Sue-Ming Yang, George Mason University
Sue-Ming Yang is an assistant professor in the Department of Criminology, Law and Society at George Mason University. She received her PhD from the Department of Criminology and Criminal Justice at the University of Maryland. Her current research focuses on understanding the relationship between stereotypes, race, and perceived disorder in urban settings. She also studies place-based criminology, disorder-crime association, experimental research methods, and international terrorism.
RESEARCH ASSOCIATES & POST DOCS
Amber Scherer, M.A., ABD | Curriculum Vitae
Amber Scherer is a doctoral candidate in the Department of Criminology, Law and Society and the HIDTA-GMU Coordinator for the Center for Evidence Based Crime Policy. She received her MA in Forensic Psychology from the John Jay College of Criminal Justice. She formerly worked as a part-time research associate at the Police Foundation in Washington, DC and with the Federal Bureau of Investigation’s Behavioral Science Unit in Quantico, VA. Her research interests include evidence-based policing practices, the translation and implementation of research into law enforcement practice, the effectiveness of criminal investigative practices, and wrongful convictions. Her dissertation focuses on identifying effective practices for robbery investigations.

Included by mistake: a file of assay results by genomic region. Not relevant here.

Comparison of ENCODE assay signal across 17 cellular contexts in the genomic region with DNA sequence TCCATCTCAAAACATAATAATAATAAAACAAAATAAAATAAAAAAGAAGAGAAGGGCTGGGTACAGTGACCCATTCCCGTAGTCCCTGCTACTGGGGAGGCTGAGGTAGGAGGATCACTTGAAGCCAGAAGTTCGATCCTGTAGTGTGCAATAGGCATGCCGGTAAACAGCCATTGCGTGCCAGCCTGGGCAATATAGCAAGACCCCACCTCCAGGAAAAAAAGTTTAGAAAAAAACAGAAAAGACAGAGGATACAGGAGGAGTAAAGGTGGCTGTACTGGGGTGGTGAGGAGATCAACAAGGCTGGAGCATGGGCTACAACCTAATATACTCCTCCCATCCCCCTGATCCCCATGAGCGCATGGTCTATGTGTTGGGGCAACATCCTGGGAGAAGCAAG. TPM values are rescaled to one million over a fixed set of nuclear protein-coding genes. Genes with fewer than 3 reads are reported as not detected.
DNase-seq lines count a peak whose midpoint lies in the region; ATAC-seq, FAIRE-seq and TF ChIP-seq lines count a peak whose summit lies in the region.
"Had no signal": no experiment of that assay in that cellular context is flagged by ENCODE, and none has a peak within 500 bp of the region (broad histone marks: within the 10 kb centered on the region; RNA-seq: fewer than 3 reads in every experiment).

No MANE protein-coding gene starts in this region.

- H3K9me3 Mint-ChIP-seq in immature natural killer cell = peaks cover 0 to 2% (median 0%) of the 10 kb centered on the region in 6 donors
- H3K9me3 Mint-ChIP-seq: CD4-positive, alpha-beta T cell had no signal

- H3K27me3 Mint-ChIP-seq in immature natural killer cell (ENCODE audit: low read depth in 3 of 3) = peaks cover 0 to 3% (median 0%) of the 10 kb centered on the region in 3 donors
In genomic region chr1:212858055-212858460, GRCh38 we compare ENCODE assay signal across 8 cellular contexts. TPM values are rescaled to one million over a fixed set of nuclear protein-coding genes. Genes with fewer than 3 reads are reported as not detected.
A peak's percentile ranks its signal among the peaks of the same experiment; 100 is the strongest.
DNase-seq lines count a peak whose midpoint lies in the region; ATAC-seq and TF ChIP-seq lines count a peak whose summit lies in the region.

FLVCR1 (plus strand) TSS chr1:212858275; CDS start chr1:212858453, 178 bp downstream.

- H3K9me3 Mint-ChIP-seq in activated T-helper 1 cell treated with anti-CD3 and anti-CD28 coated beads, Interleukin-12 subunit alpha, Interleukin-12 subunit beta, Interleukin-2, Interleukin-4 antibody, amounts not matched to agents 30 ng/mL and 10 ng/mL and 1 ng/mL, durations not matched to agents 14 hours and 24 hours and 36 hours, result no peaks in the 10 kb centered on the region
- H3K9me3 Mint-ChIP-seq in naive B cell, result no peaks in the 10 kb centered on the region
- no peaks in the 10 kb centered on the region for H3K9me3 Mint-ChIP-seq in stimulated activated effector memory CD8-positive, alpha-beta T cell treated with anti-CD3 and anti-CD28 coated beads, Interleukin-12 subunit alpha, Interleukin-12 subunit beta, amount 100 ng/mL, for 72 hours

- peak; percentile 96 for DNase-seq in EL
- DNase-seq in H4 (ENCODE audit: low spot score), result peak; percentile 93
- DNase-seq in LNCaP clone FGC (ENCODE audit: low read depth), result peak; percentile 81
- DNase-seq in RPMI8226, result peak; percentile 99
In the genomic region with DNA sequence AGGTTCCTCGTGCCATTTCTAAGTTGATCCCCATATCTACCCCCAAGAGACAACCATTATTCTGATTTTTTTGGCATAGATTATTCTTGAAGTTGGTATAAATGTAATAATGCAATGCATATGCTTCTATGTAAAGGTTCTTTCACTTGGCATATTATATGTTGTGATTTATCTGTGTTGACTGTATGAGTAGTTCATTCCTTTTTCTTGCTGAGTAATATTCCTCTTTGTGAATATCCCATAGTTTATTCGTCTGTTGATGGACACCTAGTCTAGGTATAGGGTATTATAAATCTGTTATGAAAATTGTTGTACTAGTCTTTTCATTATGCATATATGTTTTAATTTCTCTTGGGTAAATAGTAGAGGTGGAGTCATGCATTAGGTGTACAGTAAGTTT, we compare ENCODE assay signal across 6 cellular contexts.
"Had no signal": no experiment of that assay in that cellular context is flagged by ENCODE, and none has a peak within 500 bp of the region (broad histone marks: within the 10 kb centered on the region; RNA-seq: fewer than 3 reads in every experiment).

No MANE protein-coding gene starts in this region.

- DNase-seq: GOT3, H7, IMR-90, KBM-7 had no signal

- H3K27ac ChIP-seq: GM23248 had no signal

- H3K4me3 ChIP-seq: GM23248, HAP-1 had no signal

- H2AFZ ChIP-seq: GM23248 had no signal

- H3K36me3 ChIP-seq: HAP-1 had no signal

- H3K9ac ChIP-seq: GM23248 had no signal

Zoe Vitter, M.A.
Zoe Vitter is a doctoral student in the Department of Criminology, Law and Society at George Mason University. She received a MA in the same in 2014. Her research interests include crime and place, evidence-based policy, issues of youth crime and justice, and community. Zoe is currently a Graduate Research Assistant in the Center for Evidence-Based Crime Policy.
Meghan Ballard, B.A.